I’ve been thinking a lot about the word “joy” this week. It kept coming up in songs, movies, and books until I was forced to realize maybe the universe was trying to tell me something.
It all started on Wednesday. Matchbox Twenty’s “Overjoyed” came on the radio. The song’s protagonist tells his lover that he will understand her when no one else does, but mainly Rob Thomas sings about how happy he would be if she let him come over and see her. It's not about a booty call, it's about getting to be with her in some much more significant way. “I cannot overstate it, I will be overjoyed,” he sings.
I started thinking about that sentence and how cynical we’ve become to true joy. To tell someone that you will be overjoyed to see them is to make yourself really vulnerable to their not feeling the same way. To say it is to express a notion of unbridled happiness that comes from being with someone else and we live in a world where we’re expected to hold back and be too cool to express outright, undiluted glee at something if we’re over four years old. Why is that?
Yesterday, I watched a screener of “Springsteen & I,” a documentary made by fans about their relationship with The Boss. In one segment, they were asked to describe Springsteen, or how he makes them feel, in three words. The word “joy” came up frequently. Jon Stewart, who, like me, is a massive Springsteen fan, once described being at a Bruce concert as “unbridled joy.” I agree. In the pit at a Springsteen show surrounded by others of my kind as his music, and if I’m close enough, sweat, washes over me, is pure joy for me. Some of my happiest moments in my life have been at a Springsteen show. Nothing exists for me but the music and the feeling it gives me.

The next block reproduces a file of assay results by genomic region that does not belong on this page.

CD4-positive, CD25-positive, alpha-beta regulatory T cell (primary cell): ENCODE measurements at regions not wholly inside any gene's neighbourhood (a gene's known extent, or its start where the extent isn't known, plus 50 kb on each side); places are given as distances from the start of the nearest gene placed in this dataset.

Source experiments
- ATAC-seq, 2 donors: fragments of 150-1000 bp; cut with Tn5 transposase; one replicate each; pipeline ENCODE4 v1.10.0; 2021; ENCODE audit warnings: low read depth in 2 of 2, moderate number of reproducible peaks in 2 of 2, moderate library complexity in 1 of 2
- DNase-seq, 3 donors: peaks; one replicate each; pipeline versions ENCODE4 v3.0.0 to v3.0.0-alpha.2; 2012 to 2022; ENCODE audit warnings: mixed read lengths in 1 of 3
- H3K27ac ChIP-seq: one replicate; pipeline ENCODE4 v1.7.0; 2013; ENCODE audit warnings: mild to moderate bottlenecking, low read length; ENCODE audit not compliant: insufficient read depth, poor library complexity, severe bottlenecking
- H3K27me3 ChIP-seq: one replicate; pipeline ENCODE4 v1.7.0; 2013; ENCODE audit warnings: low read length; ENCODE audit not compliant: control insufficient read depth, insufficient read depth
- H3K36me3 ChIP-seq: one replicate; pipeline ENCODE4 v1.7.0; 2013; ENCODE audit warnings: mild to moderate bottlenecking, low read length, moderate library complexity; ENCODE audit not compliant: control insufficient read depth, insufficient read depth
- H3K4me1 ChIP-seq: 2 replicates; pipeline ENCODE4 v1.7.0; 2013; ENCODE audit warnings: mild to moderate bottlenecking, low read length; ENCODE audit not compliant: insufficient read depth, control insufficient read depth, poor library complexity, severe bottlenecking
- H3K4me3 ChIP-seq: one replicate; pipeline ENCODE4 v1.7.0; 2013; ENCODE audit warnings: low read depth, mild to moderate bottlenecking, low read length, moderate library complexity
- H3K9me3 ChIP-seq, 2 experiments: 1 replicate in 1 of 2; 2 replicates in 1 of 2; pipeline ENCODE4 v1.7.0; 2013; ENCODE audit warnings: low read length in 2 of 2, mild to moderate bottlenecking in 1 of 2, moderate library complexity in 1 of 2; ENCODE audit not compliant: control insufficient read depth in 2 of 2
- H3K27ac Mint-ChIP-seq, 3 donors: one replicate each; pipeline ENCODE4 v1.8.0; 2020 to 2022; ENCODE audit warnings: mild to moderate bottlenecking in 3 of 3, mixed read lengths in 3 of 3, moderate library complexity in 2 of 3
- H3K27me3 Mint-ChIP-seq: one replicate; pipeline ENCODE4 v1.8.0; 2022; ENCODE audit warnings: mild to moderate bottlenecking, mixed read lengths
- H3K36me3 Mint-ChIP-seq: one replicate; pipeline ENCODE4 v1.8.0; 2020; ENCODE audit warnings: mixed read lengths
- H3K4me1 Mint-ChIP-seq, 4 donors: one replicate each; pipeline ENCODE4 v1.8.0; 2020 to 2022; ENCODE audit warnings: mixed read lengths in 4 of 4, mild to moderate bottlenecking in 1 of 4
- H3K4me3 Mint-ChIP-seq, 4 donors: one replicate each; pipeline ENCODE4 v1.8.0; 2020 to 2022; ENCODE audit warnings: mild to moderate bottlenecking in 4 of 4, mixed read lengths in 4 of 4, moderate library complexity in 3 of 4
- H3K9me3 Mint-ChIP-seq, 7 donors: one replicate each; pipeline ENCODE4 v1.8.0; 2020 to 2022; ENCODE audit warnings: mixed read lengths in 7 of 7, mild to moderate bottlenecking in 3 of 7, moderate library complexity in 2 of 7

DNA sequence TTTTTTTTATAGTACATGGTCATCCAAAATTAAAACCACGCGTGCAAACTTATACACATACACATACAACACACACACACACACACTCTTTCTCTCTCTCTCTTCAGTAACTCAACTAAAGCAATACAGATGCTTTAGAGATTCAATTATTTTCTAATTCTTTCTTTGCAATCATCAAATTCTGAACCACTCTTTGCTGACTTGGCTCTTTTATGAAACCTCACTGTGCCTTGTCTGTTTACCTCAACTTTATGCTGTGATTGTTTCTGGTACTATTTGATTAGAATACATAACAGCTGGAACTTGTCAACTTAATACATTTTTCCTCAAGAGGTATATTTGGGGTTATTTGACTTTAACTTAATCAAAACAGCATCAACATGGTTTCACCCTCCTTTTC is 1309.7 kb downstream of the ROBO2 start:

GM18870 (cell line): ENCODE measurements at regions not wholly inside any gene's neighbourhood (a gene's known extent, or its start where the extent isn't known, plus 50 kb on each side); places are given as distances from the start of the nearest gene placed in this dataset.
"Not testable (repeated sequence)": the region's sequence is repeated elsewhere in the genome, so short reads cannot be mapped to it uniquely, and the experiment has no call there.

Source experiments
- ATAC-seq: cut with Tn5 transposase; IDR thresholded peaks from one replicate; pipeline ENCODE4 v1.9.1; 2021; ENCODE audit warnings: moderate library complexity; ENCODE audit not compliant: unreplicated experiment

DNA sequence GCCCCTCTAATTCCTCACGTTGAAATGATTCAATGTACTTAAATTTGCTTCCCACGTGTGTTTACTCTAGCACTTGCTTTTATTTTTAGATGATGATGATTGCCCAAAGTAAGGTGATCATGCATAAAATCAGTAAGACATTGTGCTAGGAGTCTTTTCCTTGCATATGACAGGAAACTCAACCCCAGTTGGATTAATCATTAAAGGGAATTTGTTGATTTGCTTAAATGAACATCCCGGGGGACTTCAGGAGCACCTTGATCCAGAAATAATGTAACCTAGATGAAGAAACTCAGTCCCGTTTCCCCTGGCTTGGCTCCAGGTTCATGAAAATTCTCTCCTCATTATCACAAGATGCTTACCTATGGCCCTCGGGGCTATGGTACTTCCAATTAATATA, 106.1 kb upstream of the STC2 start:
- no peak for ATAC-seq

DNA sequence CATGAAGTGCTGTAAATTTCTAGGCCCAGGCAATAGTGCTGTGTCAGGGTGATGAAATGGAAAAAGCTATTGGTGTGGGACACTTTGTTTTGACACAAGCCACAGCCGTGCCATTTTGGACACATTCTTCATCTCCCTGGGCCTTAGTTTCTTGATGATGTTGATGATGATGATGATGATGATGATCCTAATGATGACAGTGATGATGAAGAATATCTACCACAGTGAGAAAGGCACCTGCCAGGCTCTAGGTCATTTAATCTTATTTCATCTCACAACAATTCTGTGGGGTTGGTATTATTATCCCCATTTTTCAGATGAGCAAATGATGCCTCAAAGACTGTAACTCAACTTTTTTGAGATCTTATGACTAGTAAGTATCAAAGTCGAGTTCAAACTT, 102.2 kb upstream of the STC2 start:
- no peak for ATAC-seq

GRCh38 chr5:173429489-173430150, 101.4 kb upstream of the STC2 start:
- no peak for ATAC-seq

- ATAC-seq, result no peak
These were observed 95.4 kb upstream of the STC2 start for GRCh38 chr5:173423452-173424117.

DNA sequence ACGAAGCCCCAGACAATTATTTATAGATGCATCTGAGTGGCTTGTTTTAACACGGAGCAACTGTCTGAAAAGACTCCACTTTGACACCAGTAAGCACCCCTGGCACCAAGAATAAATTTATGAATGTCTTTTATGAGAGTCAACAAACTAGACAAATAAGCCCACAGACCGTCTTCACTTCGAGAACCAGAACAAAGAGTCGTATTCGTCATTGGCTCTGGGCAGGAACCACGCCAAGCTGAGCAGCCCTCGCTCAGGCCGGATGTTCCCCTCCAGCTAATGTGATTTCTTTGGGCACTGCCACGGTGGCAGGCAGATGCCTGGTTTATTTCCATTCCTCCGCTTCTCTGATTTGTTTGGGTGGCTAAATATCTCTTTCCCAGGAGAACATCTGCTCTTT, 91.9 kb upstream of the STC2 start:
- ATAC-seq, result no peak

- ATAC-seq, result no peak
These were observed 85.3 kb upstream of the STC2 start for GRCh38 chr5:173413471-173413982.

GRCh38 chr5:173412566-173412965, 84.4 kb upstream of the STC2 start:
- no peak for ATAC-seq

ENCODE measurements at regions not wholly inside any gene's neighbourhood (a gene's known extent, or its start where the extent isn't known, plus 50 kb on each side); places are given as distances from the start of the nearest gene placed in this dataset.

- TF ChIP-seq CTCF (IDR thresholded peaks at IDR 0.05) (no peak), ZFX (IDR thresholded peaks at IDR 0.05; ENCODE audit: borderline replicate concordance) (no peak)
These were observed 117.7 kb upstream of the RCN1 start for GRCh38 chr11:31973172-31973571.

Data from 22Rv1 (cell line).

This morning, I began reading “Tattoos On The Heart” by Father Greg Boyle. As I wrote earlier this week, I interviewed him on Wednesday for an article I’m working on. I bought his book while I was at Homeboy Industries, the gang-intervention program he started 25 years ago. In the book, he talks about God’s love for the gang members just as they are and that the distance many of us feel from God comes from our trying to limit him. “It has been God’s joy to love you all along,” he writes. Regardless of your beliefs, what a wonderful way to frame love. Instead of saying “I love you,” think how powerful it is to say “It’s my joy to love you.” Sometimes, love feels like an obligation, but to word it this way makes it an ultimate pleasure. Imagine if every parent told his or her child, "It is my joy to love you" what a better world it would be through that one simple act.
Joy can come in the form of a whisper or a scream. It can come from seeing the first rose bloom in the garden each Spring as a sign of life’s constant renewal or it can come from seeing an old friend or from hearing a song that reminds of a better time or from walking about a city filled with a sense of discovery and possibility.
Joy is that feeling that your chest might explode, as if your heart has suddenly swelled with too much love. It’s wondrous and unexpected every time we experience it. It comes with a freedom that no other emotion brings in quite the same way, with a weightlessness and light that lets you know that in this very moment, and it may be a fleeting moment, all is right in the world.
This is joy.
This is really joy.
The Child Welfare League of America builds coalitions between public and private agencies that help children. Since 1920, their goal has been improve the lives of abused and neglected children throughout the U.S. According to Charity Navigator, it is a good charity that has run into financial trouble and needs our help. Help them bring some joy.
July 21: The Child Welfare League Of America